Netflix is ramping up its video game rollout with plans to double its catalog of offerings by the end of the year, but few of the streaming giant’s subscribers are currently playing.
Since last November, the company has been rolling out games to keep users engaged between broadcast releases. The games are only accessible to subscribers, but must be downloaded as separate apps.
According to app analytics company Apptopia, the games have been downloaded a total of 23.3 million times and average 1.7 million users per day. That’s less than 1% of Netflix’s 221 million subscribers.
The importance of games to Netflix’s overall strategy has reportedly increased in recent months as the company faces increasing competition for users’ attention. In the second quarter, Netflix lost 200,000 of its nearly one million subscribers in the first quarter, its first subscriber decline in more than a decade.
In a letter to shareholders last year, Netflix named Epic Games and TikTok as its biggest competitors for people’s time.
“One of the many advantages for Netflix in pursuing this strategy is the ability to engage engagement beyond the time a show is first released on the platform,” said Tom Forte, an analyst at Prosek Partners.
Still, Netflix CEO Greg Peters said last year the company had “many months and frankly years” to learn how games can keep customers on the service.
“We’re experimental and we’re trying a lot of things,” Peters said during the company’s fourth-quarter earnings conference call. “But I would say our eyes on the long-term prize are more focused on our ability to create properties that relate to the universes, characters and stories that we’re building.”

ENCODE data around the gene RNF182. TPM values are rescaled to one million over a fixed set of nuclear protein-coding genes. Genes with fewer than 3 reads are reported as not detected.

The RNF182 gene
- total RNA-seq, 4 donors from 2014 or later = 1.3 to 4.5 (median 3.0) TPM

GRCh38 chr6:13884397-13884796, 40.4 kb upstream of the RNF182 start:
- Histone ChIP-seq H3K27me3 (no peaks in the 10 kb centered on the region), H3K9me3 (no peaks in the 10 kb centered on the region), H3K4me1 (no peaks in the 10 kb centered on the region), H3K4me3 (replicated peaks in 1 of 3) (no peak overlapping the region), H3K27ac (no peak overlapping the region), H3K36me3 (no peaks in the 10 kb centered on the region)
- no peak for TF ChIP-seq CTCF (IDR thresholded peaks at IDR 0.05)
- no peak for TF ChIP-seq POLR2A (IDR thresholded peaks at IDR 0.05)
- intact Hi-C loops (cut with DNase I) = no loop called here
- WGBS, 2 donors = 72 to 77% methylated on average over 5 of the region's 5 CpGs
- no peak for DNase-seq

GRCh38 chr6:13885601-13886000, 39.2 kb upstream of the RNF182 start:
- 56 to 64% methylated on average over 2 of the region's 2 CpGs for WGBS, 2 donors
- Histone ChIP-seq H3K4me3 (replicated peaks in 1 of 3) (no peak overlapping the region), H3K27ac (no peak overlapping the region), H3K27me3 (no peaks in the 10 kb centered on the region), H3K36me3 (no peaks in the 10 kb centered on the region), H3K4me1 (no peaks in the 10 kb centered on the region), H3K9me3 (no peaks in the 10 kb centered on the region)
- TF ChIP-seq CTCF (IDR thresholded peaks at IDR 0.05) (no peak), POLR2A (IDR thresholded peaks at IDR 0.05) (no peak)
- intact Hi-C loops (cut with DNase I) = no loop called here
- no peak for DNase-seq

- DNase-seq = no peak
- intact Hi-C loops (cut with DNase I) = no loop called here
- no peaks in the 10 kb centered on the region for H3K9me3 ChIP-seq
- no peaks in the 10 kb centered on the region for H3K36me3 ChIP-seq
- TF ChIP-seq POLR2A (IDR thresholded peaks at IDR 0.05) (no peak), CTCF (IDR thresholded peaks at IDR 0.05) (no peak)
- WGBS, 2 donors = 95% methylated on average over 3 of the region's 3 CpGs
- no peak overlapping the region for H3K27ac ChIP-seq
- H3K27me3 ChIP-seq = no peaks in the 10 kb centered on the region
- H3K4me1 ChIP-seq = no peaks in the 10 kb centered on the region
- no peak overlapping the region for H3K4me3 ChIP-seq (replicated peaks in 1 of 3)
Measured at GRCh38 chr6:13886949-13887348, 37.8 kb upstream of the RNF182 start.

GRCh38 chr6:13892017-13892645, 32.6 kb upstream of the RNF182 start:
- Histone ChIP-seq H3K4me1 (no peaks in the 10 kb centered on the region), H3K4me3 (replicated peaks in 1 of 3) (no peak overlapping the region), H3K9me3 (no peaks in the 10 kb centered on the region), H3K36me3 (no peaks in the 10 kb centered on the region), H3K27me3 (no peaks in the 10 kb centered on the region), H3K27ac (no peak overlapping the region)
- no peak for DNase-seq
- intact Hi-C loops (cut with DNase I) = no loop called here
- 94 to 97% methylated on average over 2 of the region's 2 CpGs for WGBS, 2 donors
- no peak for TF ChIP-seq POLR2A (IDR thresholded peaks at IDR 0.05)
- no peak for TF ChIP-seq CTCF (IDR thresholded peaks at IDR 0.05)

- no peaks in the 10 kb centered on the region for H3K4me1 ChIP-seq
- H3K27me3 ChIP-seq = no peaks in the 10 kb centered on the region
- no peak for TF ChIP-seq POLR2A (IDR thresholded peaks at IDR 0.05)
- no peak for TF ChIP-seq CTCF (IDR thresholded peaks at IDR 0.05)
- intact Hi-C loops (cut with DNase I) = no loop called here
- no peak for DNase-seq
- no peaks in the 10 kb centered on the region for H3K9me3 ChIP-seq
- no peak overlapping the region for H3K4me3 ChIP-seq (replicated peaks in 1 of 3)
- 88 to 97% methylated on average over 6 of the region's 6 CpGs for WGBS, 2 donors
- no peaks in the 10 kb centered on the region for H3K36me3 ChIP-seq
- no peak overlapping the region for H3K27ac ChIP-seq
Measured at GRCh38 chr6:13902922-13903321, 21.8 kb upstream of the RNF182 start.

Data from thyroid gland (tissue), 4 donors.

The company’s current catalog of 24 gaming apps spans genres and Netflix shows like “Stranger Things: 1984.” Several are modeled after popular card games such as Mahjong Solitaire and Exploding Kittens.
According to a company representative, the catalog will grow to 50 games by the end of the year, including “Queen’s Gambit Chess,” based on the hit Netflix series.
Netflix has been careful about how it plans to make video games a core part of the company’s strategy, rather than just a side hobby. See the article : High school sports; See Greater Lansing Player of the Year winners.
“We’re still intentionally keeping things a little quiet because we’re still learning and experimenting and trying to figure out what things really resonate with our members, what games people want to play,” Netflix CEO Leanne Loombe. outside games, said during a panel at the Tribeca Film Festival in June.
Netflix hinted earlier this year that it would license the popular intellectual property for its new gaming extras.
“We’re open to licensing, getting access to big game IP that people recognize,” Peters said in January. “And I think you’ll see some of that in the coming year.”
Netflix used to use outside developers for its current catalog, but has acquired three video game developers in the past year.
All this adds up to growing investment. Netflix has not disclosed how much it is spending to develop its video game segment, but the effort is capital intensive. Netflix’s acquisition of Finnish developer Next Games cost the streamer about $72 million.
Forrester analyst Mike Proulx noted that Netflix has been slow to invest in games and that it still appears to be what he would consider “more of a test and experiment” at this stage. He noted that most people don’t associate Netflix with gaming.
So far, the download figures for Netflix games are much smaller than the leading mobile games – Subway Surfers, Roblox and Before Us – which have each been downloaded more than 100 million, according to Apptopia. However, downloads have slowly picked up since May after a downward trend that began in December.
“We have to please our members by having the absolute best in the category,” Netflix CEO and co-founder Reed Hastings said in January. “We have to be exceptionally great at it. There’s no point in just being at it.”